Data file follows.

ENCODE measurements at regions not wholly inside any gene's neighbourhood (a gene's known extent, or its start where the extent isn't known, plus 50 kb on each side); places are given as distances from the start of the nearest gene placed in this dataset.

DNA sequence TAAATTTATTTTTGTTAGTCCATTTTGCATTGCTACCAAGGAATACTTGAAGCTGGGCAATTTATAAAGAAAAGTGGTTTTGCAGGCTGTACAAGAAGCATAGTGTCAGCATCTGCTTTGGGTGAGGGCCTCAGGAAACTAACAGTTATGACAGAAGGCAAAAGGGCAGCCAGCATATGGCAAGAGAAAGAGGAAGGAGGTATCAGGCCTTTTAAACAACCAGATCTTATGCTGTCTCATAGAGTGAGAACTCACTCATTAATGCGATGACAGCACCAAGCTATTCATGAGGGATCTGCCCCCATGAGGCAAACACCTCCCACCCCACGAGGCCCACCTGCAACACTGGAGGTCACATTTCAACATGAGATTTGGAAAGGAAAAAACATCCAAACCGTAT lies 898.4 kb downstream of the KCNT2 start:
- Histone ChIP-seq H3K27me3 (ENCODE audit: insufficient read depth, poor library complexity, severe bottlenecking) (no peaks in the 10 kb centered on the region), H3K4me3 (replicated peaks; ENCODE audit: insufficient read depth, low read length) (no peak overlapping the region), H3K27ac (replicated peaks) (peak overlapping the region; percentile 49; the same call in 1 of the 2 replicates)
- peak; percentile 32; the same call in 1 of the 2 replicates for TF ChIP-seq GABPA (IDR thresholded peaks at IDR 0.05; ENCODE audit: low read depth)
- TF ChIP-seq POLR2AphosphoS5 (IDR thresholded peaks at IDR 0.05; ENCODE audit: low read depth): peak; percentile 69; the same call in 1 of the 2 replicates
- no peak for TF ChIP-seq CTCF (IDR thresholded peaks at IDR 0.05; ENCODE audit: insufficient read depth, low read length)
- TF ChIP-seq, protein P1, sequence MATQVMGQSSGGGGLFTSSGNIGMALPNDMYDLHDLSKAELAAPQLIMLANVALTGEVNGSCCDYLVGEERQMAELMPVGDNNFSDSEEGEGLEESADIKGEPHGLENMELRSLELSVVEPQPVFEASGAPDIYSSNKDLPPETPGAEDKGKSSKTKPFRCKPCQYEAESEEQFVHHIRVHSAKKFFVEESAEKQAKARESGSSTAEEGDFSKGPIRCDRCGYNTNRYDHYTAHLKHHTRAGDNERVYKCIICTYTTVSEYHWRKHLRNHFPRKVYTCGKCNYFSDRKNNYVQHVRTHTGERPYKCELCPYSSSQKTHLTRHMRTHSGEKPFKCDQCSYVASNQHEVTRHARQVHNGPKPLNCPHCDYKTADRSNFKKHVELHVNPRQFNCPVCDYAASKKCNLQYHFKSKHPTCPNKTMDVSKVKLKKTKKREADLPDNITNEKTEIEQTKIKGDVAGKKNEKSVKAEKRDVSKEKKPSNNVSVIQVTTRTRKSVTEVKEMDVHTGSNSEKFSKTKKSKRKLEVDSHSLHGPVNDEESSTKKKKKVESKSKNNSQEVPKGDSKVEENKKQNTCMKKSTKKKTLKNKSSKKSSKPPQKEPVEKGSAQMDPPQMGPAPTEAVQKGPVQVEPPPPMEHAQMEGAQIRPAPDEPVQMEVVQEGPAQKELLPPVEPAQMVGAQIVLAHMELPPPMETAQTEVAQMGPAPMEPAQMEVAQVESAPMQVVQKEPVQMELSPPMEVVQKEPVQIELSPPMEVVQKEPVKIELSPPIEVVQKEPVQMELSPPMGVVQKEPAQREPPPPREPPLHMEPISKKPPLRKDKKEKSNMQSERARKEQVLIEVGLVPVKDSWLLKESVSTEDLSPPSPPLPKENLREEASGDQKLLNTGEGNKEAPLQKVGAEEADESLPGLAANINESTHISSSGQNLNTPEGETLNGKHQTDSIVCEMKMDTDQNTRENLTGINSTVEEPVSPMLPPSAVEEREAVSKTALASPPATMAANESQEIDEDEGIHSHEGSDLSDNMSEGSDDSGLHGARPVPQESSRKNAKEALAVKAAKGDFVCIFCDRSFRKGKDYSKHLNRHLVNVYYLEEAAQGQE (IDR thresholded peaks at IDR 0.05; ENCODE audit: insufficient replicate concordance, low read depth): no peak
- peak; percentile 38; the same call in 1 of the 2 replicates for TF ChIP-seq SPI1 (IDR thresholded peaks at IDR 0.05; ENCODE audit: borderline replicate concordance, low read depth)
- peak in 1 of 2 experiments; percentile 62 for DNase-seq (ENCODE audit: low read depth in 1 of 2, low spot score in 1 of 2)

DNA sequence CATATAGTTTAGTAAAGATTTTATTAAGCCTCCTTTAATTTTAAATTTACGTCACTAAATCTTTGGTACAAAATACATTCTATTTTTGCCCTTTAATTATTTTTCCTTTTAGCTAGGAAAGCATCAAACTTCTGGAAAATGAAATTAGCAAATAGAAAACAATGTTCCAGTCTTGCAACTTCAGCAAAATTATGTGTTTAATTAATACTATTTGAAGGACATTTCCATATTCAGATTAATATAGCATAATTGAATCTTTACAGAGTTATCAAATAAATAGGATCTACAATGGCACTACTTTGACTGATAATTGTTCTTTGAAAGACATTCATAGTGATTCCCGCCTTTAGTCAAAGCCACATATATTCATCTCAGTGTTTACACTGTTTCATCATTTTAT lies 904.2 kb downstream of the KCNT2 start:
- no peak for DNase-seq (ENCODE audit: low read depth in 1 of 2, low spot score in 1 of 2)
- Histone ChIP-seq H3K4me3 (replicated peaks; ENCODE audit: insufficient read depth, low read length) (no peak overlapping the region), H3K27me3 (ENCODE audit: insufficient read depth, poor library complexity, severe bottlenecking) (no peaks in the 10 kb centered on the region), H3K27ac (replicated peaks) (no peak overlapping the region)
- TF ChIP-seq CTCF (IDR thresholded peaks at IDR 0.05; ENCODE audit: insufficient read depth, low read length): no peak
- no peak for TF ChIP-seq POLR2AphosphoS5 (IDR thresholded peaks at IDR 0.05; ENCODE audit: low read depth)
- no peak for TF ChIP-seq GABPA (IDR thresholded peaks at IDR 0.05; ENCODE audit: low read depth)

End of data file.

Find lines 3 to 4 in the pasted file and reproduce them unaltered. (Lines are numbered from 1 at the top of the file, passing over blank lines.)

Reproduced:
- Histone ChIP-seq H3K27me3 (ENCODE audit: insufficient read depth, poor library complexity, severe bottlenecking) (no peaks in the 10 kb centered on the region), H3K4me3 (replicated peaks; ENCODE audit: insufficient read depth, low read length) (no peak overlapping the region), H3K27ac (replicated peaks) (peak overlapping the region; percentile 49; the same call in 1 of the 2 replicates)
- peak; percentile 32; the same call in 1 of the 2 replicates for TF ChIP-seq GABPA (IDR thresholded peaks at IDR 0.05; ENCODE audit: low read depth)